SINGLE OR DOUBLE EMBRYO TRANSFER

In the early days of IVF treatment, large numbers of embryos were transferred into the uterus. The aim was to have a successful treatment process. Success simply meant getting pregnant. It was not considered how many embryos would attach to the uterus. When the first IVF baby, Louise Brown, was born in 1978, exactly 102 embryo transfer attempts before her had failed. In other words, IVF success was less than 1% in those years.

Over the years, different strategies have been tried to be developed as situations that put mother and baby at risk such as premature birth, miscarriage and other pregnancy problems due to multiple pregnancies (twins, triplets and more). As of 2017, 90% of embryo transfers in Australia, New Zealand and Scandinavian countries started to be made as “single embryo transfer”. In the United States, this rate is now 71%. But not all parts of the world are the same.In European countries, this rate is only around 38% as of 2015.

The main reasons couples want to transfer more than one embryo are as follows:

  • Female age: Especially after the age of 35, pregnancy success decreases with the decrease in egg quality. For this reason, it is tried to increase the chance of success by transferring excess embryos. In addition, expectant mothers who think that they do not have time for a second or even third child may want to close this book by having more than one baby at a time.
  • Long infertility period: The couple who want to have a child have waited long enough and are now impatient. For this reason, she wants to conceive and give birth as soon as possible and demands maximum luck.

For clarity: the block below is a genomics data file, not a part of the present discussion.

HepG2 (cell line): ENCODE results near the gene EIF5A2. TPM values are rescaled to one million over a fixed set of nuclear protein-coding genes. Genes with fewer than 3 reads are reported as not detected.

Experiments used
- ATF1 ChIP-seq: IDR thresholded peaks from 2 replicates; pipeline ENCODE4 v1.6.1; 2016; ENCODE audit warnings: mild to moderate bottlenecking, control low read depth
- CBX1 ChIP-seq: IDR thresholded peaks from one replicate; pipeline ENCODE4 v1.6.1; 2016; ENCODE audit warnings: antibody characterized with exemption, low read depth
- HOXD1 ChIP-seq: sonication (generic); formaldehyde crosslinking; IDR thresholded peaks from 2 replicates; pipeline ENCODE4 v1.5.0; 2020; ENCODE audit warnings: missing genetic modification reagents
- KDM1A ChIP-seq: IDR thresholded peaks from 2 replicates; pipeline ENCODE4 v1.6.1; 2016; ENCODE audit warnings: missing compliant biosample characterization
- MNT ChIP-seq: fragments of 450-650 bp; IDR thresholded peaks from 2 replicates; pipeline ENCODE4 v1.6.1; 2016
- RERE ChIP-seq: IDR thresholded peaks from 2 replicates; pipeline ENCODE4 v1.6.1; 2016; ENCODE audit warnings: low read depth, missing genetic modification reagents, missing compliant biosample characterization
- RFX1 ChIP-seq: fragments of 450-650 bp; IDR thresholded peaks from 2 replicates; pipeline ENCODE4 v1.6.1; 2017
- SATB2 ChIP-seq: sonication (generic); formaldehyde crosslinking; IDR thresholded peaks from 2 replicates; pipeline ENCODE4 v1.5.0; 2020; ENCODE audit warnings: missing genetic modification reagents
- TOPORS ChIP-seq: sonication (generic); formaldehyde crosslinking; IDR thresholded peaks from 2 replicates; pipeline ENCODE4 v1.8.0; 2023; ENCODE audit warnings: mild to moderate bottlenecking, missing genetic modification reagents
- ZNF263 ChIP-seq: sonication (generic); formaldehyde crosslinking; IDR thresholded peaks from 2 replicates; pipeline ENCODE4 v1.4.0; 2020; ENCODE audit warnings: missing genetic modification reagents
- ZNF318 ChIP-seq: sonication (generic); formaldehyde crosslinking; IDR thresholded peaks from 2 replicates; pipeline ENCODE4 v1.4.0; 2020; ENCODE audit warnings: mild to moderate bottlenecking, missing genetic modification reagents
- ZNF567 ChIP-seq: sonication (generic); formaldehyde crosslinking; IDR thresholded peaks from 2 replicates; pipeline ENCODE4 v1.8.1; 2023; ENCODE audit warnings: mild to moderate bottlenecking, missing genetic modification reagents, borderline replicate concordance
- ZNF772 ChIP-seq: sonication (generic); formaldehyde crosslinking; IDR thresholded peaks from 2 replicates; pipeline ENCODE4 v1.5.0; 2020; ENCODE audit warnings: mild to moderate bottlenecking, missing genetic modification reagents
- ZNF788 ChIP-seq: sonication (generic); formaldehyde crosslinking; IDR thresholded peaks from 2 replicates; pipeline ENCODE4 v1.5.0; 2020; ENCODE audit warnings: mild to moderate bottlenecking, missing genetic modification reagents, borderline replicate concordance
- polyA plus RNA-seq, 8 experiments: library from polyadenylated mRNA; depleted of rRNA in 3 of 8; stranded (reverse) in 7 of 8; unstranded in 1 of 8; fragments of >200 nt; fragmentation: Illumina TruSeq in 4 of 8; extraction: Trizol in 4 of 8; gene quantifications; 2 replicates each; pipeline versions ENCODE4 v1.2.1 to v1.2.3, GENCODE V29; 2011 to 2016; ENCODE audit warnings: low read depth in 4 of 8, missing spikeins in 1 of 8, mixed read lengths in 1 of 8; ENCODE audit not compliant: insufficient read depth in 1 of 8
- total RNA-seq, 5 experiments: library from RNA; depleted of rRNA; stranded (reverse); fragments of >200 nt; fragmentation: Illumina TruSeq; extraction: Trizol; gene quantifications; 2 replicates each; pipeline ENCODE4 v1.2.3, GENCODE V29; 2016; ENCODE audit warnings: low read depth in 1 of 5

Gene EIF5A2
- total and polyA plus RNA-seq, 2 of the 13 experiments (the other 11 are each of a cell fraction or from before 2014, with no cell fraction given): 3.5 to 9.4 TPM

• Previously unsuccessful IVF attempts: The couple, who had difficulties psychologically and financially, had a very low tolerance, and therefore they want 2 or more embryos to be placed in the uterus and a successful result as soon as possible.
  • Number and quality of embryos suitable for transfer: It is generally preferred to transfer both of them, especially when there is a good quality and a medium quality embryo.
  • Financial problems: In IVF, which is an expensive treatment, a large number of embryo transfers are requested in order to be successful in the first treatment and not to spend more money.
  • Cultural status and religious beliefs:

In the past 43 years, especially with the developments in the laboratory, embryo freezing technology has been improved (in the past, slow freezing, “slow freezing” was used, now vitrification method is used), it has been possible to follow the embryos up to the blastocyst stage and to select the best embryo, so the success of IVF treatments is high. increased. With these developments, the strategies of single embryo transfer and freezing and storage of the remaining embryos for future use have also gained importance. In addition, Pre-implantation Genetic Diagnosis (PGD), which is one of the embryo selection criteria, has been successfully implemented and has contributed positively to the single embryo transfer strategy. In the old practices, the best embryo could not be followed up to the blastocyst stage, and as the freezing techniques were not good, any embryos were placed in the uterus.

In many published studies, the effect of two embryo transfers and single embryo transfer on live birth was compared, and it was shown that live birth was significantly higher after two embryo transfers. BUT, two embryo transfers increase the risk of multiple pregnancies (twins, triplets) almost 10 times. In addition, after a single embryo transfer with a negative result, after one or more transfers of cryopreserved embryos, the chance of pregnancy increases in each trial, and the success of live birth is achieved with two embryo transfers. In summary, we can say that the success of live birth obtained by transferring two embryos at once is similar to the success of live birth by transferring a single embryo more than once. The most important advantage of single embryo transfer is to minimize the risks of multiple pregnancy.

In twin pregnancies, the risk of delivery before 28 weeks increases 5 times, and the intensive care needs of babies born increase 6 times. Since they are born prematurely and cannot be fed enough, their birth weight is 850 g less on average.

We should not think of pregnancy only as a test positivity, but as a 9-month period, and we should not forget the complications caused by multiple pregnancy such as premature birth, gestational blood pressure, gestational diabetes, and an increase in the frequency of cesarean section.

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